large as 150mm (6") in diameter was developed. The remarkable performance
of the fluorite element allowed the production of f/8 telescopes with
only two elements in the objective. Coating technology had also improved
during this period so that the glass elements could be fully multi-coated
to prevent light loss and ghosting. The result was an air-spaced apochromatic
doublet. Color correction was as good as or even exceeding most triplet
systems and contrast was far superior.
not content to rest on their achievements. They continued to make
improvements on the FC design during the 1980's. They also brought
out a series of FCT air-spaced triplets. These telescopes were a boon
to the astrophotographer as perfect color correction could be achieved
in refractors as fast as f/3.7. The FCT-150, a 6" fluorite triplet
apochromat, yields exquisite images at f/7 or even f/5 with its optional
focal reducer. This is currently the finest 6" aperture instrument
available to amateur and professional astronomers. Takahashi also
manufactures an FCT-200 and FCT-250 on special request. These are
the largest fluorite apochromatic refractors available in the world.
In the 1990's,
Takahashi redesigned its FC series f/8 doublets and created the FS
series. New advancements in hard over-coating allowed Takahashi to
design an objective with the fluorite element in front of the low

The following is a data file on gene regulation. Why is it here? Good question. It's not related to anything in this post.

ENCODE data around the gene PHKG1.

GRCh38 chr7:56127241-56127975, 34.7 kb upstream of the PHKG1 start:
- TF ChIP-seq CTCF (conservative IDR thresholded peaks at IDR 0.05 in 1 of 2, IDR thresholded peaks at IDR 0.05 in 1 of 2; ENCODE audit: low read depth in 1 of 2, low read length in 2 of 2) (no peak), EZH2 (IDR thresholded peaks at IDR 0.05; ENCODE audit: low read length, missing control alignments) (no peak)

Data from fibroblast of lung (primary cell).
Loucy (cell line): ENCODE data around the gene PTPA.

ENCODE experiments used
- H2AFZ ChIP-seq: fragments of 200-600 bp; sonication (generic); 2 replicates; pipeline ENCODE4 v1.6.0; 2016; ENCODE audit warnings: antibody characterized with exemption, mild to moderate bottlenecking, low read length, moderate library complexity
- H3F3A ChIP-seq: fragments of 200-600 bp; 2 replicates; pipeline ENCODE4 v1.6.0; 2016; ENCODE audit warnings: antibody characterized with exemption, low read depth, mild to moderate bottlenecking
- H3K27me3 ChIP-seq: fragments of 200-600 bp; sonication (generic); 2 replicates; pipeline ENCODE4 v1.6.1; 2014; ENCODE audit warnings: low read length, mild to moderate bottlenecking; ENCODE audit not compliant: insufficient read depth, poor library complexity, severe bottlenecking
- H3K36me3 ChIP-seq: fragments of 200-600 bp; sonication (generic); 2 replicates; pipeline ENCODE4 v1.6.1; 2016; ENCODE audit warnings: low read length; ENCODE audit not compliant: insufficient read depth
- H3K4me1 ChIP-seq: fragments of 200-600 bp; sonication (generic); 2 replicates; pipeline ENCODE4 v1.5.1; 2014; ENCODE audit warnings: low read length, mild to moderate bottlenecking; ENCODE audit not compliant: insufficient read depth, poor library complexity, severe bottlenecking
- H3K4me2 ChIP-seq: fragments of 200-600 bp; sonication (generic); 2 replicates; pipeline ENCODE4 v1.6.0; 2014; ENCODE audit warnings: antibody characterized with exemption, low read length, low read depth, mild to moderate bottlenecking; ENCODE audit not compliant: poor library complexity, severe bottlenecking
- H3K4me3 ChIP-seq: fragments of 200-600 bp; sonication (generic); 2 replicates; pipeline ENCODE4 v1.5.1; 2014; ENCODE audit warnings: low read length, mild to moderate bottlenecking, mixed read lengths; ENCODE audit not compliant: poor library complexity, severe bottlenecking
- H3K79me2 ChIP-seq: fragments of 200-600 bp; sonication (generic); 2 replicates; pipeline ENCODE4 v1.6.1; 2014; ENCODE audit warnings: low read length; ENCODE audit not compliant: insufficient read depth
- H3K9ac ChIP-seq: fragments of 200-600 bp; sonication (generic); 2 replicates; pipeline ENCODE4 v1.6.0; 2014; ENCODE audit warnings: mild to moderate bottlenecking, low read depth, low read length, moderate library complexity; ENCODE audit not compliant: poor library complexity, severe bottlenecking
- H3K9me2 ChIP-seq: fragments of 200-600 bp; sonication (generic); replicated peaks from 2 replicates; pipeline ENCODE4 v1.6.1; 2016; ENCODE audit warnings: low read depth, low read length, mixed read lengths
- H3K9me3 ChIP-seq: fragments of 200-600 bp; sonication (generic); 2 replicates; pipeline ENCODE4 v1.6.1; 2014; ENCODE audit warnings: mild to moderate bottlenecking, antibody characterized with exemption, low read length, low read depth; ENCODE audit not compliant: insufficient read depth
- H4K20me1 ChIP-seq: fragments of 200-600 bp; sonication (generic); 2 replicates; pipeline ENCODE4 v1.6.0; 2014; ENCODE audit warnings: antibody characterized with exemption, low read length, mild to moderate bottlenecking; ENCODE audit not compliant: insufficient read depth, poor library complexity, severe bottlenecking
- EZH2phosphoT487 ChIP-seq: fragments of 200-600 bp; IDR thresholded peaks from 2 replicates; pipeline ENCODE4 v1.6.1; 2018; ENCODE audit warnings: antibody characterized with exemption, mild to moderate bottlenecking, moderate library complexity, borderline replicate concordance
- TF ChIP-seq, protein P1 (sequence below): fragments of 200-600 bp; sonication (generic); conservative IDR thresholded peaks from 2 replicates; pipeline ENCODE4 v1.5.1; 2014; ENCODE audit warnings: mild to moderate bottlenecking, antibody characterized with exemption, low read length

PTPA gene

dispersion, flint-type optical element. Since fluorite is difficult
to coat, the FC series employed a non-coated fluorite element behind
the multi-coated optical glass element for protection of the fluorite
against abrasion and staining.
The new FS series
employs fully hard over-coated fluorite and low dispersion elements
in an air-spaced f/8 doublet design that provides the highest contrast,
brightest, and sharpest images in an apochromatic refractor today.
The new FCT triplets also utilize multi-coated fluorite objectives
for maximum light transmission.
refractor is the new FSQ-106. With this unique instrument, Takahashi
enters the Third Millenium on the cutting edge of lens technology.
The FSQ employs 4 lenses, including 2 fluorite elements, to create
a 4" f/5 masterpiece. The objective consists of an FS-style air-spaced
doublet while a Petzval field-flattener is built into the rear cell
of the telescope. The correcting lenses are almost as large as those
of the objective providing an incredible 88mm image circle on film
at f/5. This telescope is the first instrument of its type designed
for the amateur astrophotographer. It yields stunning flat-field sharpness
to the edge with perfect color correction. It is truly a plan-apochromatic
If you seek optical
and mechanical perfection in a truly modern telescope, look no further.
Takahashi is the answer. Other telescope manufacturers may claim that
ED (Extra-low Dispersion) glass is the equivalent of fluorite or that
their older designs will work as well. Unfortunately, they are not
being honest. While ED and fluoro-crown lenses can achieve Abbe-coefficients
approaching fluorite, they tend to absorb more light in the visible
spectrum. This means that fluorite yields a brighter, higher contrast
image. Leica, Zeiss, and Kowa have all gone to fluorite in their spotting
scopes and telescopes to achieve the maximum performance levels their
customers demand. Most of them previously used ED glass. Obviously,
they know the difference between fluorite and ED. You will too. Takahashi
pioneered the use of fluorite in astronomical telescopes and they
are still the leader. Accept no substitute. Get the fluorite advantage.